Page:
The Federal Court has recently dismissed three appeals against Trade Marks Office opposition decisions relating to marks including the word “Mother”. One of these cases involved the question of a lack of intention to use the mark MOTHER LOADED ICED COFFEE in relation to inter alia, flavoured milk.
Despite the fact that:
- the filing of the original application indicated a prima facie intention to use;
- the application was filed by a different company (The Coca-Cola Company – TCCC – and subsequently transferred to the current registered owner Energy Beverages LLC – EB – after the mark was registered); and
- the mark actually included the words ICED COFFEE, being the goods for which registration was sought;,
the Court held that the failure to lead evidence of intention to use by TCCC was significant, and dismissed the appeal against the Office’s decision that there was no intention to use.
The second appeal also involved a non-use application, this time against the mark MOTHERLAND.
In that case the main issue was whether the historical existence of an old advertisement on YouTube constituted sufficient use to defend the registration. The Court held that it did not, on a number of bases, including that the existence of the advertisement online was not in itself sufficient, that the use of the advertisement was not in trade, and that it was not clear where the advertisement had been viewed (whether in Australia or outside Australia). In neither case was the Court prepared to exercise its discretion not to remove the registration.
The third appeal was against the Office’s decision to dismiss EB’s opposition to an application to register the mark MOTHERSKY, by Cantarella, in relation to inter alia, coffee. The Court dismissed the appeal, which included opposition grounds under s.44 based on conflict with registered marks for MOTHER, MOTHER LOADED ICED COFFEE and MOTHERLAND, under s.60 and s.42(b) (contrary to law) based on the reputation of MOTHER for energy drinks.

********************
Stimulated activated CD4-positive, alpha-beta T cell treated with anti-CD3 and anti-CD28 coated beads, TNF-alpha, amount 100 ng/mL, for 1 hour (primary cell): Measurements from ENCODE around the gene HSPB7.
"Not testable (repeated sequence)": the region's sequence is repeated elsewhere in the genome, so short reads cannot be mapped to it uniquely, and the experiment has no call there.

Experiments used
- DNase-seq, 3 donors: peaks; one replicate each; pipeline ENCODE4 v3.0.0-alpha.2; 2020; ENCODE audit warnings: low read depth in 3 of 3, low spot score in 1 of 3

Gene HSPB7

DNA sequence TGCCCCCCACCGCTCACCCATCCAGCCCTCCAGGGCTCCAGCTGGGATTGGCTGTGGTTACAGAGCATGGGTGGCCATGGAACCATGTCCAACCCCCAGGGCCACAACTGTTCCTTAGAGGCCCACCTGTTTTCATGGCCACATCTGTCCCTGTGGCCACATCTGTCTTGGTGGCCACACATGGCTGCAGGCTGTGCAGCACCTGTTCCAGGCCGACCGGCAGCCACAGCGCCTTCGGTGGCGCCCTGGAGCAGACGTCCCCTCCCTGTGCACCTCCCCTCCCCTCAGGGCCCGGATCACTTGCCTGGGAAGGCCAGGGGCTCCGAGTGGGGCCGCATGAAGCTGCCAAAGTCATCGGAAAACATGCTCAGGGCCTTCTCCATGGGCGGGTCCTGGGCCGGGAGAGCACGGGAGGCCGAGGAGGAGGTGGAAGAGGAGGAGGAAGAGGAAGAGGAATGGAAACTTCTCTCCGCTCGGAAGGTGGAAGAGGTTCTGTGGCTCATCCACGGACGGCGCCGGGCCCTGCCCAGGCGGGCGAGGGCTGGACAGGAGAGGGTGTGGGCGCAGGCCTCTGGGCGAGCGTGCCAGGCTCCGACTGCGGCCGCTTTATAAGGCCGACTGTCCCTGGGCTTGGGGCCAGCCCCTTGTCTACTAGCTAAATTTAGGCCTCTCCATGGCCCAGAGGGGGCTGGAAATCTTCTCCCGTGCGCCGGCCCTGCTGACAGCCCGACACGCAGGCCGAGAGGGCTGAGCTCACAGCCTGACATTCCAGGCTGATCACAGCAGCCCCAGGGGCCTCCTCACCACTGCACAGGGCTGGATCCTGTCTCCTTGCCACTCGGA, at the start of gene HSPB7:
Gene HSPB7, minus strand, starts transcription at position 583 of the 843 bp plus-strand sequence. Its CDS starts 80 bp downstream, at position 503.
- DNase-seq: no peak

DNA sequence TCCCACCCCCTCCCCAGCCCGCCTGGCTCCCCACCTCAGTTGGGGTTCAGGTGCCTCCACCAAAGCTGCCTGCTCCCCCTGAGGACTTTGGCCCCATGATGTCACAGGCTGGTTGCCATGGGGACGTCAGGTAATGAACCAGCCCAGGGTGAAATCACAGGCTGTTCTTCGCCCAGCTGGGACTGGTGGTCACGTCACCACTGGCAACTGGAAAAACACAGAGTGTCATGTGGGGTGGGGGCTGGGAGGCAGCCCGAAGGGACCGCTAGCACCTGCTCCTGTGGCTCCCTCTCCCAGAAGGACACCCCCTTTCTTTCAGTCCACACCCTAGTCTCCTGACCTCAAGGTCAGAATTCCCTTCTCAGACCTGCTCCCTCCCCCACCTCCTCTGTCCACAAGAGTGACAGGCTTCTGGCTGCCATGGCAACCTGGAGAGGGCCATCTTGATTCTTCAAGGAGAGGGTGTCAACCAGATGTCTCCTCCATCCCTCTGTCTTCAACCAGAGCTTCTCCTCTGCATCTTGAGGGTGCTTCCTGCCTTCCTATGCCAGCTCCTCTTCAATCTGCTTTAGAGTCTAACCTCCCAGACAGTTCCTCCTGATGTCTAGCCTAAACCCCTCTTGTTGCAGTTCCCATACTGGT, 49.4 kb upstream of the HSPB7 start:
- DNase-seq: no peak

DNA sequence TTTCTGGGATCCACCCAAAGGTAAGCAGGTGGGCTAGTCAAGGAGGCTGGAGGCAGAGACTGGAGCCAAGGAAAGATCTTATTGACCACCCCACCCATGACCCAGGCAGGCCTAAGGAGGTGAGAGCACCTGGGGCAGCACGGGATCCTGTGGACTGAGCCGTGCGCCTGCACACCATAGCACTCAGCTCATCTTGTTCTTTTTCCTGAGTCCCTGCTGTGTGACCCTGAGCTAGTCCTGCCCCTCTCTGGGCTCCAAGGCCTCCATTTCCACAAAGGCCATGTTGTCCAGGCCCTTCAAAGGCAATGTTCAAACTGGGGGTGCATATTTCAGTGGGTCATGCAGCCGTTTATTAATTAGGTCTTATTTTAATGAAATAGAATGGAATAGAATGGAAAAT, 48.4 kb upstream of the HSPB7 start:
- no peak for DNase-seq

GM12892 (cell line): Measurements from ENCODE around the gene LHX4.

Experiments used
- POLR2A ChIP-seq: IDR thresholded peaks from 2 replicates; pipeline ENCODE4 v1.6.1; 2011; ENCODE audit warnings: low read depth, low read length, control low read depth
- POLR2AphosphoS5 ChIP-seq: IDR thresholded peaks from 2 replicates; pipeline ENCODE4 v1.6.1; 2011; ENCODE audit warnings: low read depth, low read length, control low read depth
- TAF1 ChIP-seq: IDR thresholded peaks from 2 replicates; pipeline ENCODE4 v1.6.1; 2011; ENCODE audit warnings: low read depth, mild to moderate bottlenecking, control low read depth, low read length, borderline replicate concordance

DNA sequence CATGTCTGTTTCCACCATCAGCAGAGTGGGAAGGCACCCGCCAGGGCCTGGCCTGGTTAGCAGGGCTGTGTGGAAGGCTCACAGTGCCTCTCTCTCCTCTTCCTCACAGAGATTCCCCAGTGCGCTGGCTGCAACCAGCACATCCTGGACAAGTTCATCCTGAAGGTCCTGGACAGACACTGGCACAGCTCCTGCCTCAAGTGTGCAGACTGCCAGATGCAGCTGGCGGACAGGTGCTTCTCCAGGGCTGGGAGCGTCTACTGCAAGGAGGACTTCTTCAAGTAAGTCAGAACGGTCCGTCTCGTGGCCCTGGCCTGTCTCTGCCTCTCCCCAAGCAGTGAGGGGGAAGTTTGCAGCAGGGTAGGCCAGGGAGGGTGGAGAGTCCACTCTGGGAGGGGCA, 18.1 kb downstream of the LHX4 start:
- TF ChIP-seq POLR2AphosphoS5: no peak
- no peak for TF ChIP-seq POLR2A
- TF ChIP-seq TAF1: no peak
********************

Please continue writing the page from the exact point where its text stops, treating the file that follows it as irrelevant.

In dismissing the appeal, the Court held that coffee is not a good of the same description as either flavoured milk (covered by the MOTHER LOADED ICED COFFEE registration) or energy drinks (covered by the MOTHER registration). The Court also held that the mark MOTHERSKY was not deceptively similar to any of the prior registered marks, commenting that MOTHERSKY was conceptually different to all of the prior marks, that it was a single invented word, in which (unlike the prior marks) the emphasis was not on the word MOTHER, and further that SKY did not act as a qualifier to MOTHER.
Consistent with these findings the Court held that although there was a strong reputation in the MOTHER mark in relation to energy drinks, energy drinks and coffee were different goods and there was unlikely to be any confusion.